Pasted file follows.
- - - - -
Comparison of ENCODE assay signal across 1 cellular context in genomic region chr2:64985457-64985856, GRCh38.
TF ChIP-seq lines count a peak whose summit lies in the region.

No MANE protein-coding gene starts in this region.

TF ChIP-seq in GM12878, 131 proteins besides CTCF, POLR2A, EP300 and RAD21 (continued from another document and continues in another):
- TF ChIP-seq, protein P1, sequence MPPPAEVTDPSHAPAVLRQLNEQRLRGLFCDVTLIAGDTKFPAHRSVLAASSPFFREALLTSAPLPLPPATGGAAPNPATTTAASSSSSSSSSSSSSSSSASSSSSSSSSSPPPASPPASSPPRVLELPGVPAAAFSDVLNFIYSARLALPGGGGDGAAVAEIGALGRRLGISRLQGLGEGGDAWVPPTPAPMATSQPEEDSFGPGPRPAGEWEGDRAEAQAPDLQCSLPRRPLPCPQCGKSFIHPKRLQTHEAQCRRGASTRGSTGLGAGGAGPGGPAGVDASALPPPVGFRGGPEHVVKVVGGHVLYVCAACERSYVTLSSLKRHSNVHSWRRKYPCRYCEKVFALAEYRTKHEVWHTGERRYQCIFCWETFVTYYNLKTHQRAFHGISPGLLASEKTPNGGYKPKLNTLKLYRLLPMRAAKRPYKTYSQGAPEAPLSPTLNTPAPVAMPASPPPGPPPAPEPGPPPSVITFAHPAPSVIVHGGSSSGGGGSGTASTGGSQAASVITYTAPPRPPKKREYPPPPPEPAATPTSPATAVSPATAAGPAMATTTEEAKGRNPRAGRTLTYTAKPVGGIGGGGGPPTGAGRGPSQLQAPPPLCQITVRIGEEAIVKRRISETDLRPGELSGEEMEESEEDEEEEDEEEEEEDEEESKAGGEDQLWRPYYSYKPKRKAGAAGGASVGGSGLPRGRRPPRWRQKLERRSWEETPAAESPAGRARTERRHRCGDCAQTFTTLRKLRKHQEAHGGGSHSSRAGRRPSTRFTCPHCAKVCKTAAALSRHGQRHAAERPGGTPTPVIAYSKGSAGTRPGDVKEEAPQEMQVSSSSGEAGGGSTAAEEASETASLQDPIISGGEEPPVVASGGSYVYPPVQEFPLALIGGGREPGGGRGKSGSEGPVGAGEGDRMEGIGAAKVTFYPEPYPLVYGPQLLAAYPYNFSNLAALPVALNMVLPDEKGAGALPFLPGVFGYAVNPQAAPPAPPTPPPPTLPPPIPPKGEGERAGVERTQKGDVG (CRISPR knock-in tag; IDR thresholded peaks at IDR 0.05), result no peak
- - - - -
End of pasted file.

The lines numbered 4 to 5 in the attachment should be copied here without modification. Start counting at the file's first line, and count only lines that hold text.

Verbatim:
TF ChIP-seq in GM12878, 131 proteins besides CTCF, POLR2A, EP300 and RAD21 (continued from another document and continues in another):
- TF ChIP-seq, protein P1, sequence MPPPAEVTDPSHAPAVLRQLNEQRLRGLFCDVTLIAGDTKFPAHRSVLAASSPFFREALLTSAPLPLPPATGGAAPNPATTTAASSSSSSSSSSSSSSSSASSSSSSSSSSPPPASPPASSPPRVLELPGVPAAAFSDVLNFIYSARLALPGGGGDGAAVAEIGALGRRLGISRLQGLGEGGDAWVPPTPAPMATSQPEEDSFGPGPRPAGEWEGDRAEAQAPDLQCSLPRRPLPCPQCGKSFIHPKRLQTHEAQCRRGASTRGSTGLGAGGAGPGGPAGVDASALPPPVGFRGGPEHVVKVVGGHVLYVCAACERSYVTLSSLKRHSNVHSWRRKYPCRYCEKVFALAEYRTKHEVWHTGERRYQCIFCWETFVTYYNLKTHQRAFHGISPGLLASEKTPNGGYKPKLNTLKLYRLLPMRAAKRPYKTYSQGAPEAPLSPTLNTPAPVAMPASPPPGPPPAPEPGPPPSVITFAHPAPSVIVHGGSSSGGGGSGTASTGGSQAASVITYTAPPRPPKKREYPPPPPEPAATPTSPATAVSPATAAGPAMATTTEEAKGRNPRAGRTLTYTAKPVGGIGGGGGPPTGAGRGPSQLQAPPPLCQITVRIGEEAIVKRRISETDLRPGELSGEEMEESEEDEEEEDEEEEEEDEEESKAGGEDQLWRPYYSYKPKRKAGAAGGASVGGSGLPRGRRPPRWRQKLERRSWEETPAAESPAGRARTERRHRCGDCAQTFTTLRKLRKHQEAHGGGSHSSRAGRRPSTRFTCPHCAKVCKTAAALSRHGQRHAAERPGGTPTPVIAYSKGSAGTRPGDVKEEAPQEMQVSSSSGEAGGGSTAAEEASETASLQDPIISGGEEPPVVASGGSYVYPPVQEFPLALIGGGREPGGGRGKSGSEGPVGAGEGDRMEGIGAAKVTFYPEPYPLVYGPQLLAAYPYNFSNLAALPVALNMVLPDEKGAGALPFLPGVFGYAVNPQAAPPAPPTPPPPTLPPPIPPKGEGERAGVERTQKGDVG (CRISPR knock-in tag; IDR thresholded peaks at IDR 0.05), result no peak